Ransomware can target mobile phones

Ransomware doesn’t only target desktop and laptop computers, but some cell phones as well, according to internet security experts.

“We’ve seen Ransomware start to be developed for Android mobile devices,” said Eric Klonowski, Senior Advanced Threat Research Analyst at the anti-virus company Webroot. “All this is a major concern.”

Image result for ransomware on mobileMobile phone ransomware looks very similar to what you might see on a computer.

Ransomware has not shown up on iPhones yet, Klonowski says.

“It’s highly unlikely that we will see iPhone ransomware sneak through the app store. In addition to reviewing all apps, Apple has a number of security measures in place that prevent apps from interacting with other apps or your pictures, data, etc. while installed,” he said. “Android phones also have similar security measures, but the user can often be coerced to disable it. Successful iPhone ransomware would require a very sophisticated attack on an unprecedented scale.”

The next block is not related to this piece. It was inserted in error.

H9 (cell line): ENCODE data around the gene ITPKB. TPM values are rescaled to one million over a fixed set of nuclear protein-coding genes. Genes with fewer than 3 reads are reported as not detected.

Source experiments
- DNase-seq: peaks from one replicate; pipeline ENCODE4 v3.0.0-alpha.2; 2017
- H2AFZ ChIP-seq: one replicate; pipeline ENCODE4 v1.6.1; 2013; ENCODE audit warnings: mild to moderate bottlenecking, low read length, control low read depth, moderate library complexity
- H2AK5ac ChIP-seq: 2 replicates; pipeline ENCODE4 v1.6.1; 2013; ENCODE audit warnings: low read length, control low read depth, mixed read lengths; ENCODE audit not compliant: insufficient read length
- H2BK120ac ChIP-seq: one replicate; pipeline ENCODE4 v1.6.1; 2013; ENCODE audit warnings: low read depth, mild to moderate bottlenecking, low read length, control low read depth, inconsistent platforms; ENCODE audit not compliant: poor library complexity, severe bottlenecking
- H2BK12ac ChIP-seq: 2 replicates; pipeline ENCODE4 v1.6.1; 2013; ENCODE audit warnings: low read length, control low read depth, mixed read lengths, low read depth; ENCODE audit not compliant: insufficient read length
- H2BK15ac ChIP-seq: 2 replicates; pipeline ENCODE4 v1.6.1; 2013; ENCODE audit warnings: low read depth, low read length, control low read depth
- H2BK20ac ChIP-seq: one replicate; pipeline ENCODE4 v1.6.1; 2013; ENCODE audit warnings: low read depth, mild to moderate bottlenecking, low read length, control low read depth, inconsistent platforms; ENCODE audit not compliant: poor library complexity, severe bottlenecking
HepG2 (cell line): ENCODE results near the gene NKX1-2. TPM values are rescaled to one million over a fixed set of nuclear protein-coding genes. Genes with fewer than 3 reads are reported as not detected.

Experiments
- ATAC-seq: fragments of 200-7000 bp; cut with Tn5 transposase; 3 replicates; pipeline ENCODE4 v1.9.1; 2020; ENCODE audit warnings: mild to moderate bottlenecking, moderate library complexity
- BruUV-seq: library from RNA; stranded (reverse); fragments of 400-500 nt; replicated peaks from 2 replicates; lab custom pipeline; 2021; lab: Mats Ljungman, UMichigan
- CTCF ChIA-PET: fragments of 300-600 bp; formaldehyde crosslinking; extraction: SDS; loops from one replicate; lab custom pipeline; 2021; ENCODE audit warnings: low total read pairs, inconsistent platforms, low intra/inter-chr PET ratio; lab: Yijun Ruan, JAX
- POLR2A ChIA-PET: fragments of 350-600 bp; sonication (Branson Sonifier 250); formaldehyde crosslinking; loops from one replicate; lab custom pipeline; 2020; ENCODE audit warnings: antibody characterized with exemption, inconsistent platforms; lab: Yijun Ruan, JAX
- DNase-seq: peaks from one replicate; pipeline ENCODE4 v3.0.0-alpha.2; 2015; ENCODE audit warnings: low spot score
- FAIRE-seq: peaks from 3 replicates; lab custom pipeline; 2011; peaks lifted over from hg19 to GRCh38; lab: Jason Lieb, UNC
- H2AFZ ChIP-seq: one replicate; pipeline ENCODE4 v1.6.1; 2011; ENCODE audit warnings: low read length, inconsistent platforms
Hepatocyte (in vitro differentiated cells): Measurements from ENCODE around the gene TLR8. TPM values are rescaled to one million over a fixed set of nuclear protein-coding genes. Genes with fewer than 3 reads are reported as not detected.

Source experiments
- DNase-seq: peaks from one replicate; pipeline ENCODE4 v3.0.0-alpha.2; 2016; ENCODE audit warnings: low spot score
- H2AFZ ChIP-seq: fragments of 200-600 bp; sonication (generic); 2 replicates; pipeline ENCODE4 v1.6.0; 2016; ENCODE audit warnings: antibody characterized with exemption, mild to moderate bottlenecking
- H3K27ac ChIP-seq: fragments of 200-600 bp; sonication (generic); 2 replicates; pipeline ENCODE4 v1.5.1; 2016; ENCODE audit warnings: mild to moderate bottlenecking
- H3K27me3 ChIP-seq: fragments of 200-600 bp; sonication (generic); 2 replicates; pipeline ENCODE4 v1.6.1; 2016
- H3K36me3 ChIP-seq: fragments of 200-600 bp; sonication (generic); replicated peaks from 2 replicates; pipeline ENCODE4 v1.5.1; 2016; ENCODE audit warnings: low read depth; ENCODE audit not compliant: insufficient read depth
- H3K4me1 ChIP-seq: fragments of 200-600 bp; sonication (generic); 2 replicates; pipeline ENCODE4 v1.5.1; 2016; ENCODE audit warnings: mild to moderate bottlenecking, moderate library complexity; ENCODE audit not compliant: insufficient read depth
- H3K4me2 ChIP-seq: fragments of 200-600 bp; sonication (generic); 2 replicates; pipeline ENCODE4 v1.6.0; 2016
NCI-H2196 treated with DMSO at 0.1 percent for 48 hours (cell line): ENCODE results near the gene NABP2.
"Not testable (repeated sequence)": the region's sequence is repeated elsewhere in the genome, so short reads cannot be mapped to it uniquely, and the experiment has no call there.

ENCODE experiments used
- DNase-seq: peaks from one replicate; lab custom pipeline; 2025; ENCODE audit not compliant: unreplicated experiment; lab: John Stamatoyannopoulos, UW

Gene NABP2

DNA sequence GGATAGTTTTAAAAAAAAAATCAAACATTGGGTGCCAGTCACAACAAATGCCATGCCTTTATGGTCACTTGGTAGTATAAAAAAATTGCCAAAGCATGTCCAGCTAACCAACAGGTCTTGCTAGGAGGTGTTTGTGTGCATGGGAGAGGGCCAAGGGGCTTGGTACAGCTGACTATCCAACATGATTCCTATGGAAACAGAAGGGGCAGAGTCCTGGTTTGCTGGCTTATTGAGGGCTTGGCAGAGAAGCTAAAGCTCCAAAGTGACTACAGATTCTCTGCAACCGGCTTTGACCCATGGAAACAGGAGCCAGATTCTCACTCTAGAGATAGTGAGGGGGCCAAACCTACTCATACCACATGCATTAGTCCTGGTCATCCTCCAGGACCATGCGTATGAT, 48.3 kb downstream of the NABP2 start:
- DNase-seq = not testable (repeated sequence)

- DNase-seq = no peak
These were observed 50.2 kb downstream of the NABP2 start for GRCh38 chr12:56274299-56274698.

Most hackers who design ransomware do it without much sophistication and find it most lucrative to design software for computers, he said.

“Ransomware is super easy to develop. These are concepts learned in Computer Science 101, file modification and very basic (encryption,) he said.  Klonowski suggests mobile and computer users back up their data to an external hard drive. Most mobile phones can be backed up to a computer and that data can then be copied to an external drive.